New Findings from AAIC Indicated Brain-Gut Axis to be the New Breakthrough in the Research Field of Alzheimer’s Disease

GAP-Net Site Lou Ruvo Center for Brain Health at Cleveland Clinic Las Vegas was quoted about how microbiomes in the gut can affect the brain and lead to Alzheimer’s disease.

SHANGHAI, July 29, 2020 /PRNewswire/ — Alzheimer’s disease has been an unsolved puzzle for scientists since the first patient was found over 100 years ago. Different theories like cholinergic hypothesis, amyloid cascade hypothesis, and tau protein hypothesis have made progress in research but failed to bring new therapies to patients. In recent years scientists started to focus on the brain-gut axis, with its breakthrough in the fields of Parkinson’s disease, depression and autism. Data linking the microbiome to Alzheimer’s disease and GV-971 targeting the brain-gut axis launched by Shanghai Green Valley Pharmaceuticals were presented at the 34th Alzheimer’s Association International Conference (AAIC).

AAIC, the largest and most influential international conference on dementia science, is hosting a five-day event of basic science and pathogenesis and other development on Alzheimer’s disease. On July 27, AAIC opened with a featured session on “Microbiome in Alzheimer’s Disease: Pathogenesis and Treatment Implications” that focused on the impact of gut microbiota on Alzheimer’s disease.

“New research demonstrates that an abnormal microbiome stimulates release of inflammatory cells in the periphery that enter the brain and stimulate neuroinflammation,” said Jeffrey Cummings, MD, Vice Chair for Research and Research Professor of UNLV Department of Brain Health and Professor and director of Center for Neurodegeneration and Translational Neuroscience, Cleveland Clinic, Lou Ruvo Center for Brain Health.

Michael Heneka, MD, Professor of German Center for Neurodegenerative Disease and Department of Neurodegenerative Disease and Geriatric Psychiatry, University of Bonn, pointed out the impact of microbiome on immune system activated microglia that interacted with astroglia and other nerve cells and stimulated neuroinflammation.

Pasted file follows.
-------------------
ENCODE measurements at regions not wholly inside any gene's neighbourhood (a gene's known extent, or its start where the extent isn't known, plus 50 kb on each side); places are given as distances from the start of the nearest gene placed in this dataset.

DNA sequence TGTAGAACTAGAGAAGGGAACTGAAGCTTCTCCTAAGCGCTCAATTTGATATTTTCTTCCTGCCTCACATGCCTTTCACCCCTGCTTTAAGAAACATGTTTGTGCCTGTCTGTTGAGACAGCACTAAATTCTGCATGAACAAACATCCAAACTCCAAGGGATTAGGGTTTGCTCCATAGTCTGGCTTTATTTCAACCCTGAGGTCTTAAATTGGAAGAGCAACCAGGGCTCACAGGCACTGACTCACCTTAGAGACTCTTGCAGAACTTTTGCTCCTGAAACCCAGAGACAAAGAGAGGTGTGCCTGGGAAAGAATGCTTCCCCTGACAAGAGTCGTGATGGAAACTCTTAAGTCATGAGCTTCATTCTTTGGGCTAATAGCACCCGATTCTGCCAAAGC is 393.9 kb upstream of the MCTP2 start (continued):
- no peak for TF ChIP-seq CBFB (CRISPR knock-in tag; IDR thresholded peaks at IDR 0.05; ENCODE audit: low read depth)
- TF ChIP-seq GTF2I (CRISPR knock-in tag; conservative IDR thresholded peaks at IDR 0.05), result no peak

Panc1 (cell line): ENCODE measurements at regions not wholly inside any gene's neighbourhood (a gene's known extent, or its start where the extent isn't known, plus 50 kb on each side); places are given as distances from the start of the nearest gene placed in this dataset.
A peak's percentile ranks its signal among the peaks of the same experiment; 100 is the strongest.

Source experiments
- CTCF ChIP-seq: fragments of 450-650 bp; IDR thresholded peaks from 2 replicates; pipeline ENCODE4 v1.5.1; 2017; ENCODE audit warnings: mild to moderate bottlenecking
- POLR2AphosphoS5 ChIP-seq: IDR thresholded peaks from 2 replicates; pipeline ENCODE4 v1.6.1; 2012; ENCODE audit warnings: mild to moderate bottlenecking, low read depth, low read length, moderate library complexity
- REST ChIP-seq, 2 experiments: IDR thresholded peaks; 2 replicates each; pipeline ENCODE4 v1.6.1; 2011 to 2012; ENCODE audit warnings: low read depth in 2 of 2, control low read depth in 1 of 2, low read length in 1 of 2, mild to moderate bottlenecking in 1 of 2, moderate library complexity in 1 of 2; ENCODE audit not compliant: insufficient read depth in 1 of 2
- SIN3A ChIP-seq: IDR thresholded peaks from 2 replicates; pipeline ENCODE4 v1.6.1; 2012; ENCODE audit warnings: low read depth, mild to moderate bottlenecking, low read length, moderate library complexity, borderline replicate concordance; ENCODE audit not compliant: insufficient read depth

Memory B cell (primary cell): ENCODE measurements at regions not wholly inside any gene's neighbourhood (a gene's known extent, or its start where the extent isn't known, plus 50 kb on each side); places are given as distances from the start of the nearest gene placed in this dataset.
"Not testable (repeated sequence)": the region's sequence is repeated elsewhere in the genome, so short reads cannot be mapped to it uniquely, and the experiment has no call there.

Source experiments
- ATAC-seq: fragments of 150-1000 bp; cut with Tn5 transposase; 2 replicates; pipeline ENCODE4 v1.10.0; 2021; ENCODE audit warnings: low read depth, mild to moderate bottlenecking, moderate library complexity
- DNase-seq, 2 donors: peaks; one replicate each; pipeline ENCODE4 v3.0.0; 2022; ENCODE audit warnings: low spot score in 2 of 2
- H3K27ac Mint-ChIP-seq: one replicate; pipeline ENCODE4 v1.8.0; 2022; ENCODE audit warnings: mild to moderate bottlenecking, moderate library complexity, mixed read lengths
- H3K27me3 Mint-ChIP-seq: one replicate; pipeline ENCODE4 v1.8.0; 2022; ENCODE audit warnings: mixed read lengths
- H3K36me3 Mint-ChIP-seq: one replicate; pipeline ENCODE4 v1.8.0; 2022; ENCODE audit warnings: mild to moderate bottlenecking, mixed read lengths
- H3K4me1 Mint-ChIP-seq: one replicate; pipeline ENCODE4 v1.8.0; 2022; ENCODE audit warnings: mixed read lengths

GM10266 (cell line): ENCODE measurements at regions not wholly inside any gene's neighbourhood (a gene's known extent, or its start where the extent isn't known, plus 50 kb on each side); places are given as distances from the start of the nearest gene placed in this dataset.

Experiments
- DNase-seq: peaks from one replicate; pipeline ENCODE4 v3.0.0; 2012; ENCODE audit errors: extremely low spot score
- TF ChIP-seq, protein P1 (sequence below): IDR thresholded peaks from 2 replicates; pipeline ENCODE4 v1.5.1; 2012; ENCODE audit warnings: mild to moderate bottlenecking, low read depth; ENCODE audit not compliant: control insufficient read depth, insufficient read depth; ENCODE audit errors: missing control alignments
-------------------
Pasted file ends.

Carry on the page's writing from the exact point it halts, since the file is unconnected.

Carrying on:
Research conducted by Sangram Sisodia, professor of Neuroscience, University of Chicago, on mice with high dose antibiotics proved the modulation of gut microbiota on amyloid protein deposition and neuroinflammation. He concluded, “The alterations of microbiome might have significant effect on behavioral manifestations and some of the neuropathology of Alzheimer’s.”

These research findings show that scientists’ research focus on central nervous system diseases has been gradually shifted to include the correlation between gut microbiota and central nervous system disorders.

For instance, a study published in the Journal of Physiology on July 2 showed that misfolded protein build-up in the gut could contribute to the development of Alzheimer’s-like symptoms in mice.

On August 2019, Professor Shengdi Chen of Shanghai Jiaotong University School of Medicine showed clinical evidence of the correlation between intestinal flora and Alzheimer’s disease.

On July 27 of AAIC featured session, Professor Meiyu Geng at Chinese Academy of Sciences Shanghai Institute of Materia Medica gave a speech on Causal Communication Between Gut Microbiota Dysbiosis and Neuroinflammation in Alzheimer’s Disease and Therapeutic Intervention by Oligomannate, which explained the novel mechanism of GV-971 targeting the brain-gut axis as revealed by her research team and showing that GV-971 reconditioned dysbiosis of gut microbiota, inhibited the abnormal increase of intestinal flora metabolites, modulated peripheral and central inflammation, reduced amyloid protein deposition, and improved cognitive function.

GV-971, the first novel drug targeting brain-gut axis for the treatment of Alzheimer’s disease, was approved by NMPA on November 2019, and received approval by FDA on the Investigational New Drug application for a global multi-center Phase III clinical study which is expected to be completed in 2025.

According to the data from World Health Organization, there are about 50 million people in the world with dementia and 60% to 70% of them have Alzheimer’s disease. There is still a long way to go before fully conquering the untreatable disease, but fortunately human being’s research, discovery and treatment on Alzheimer’s disease have been making progress steadily.

Originally posted by PRNewswire on July 29, 2020.

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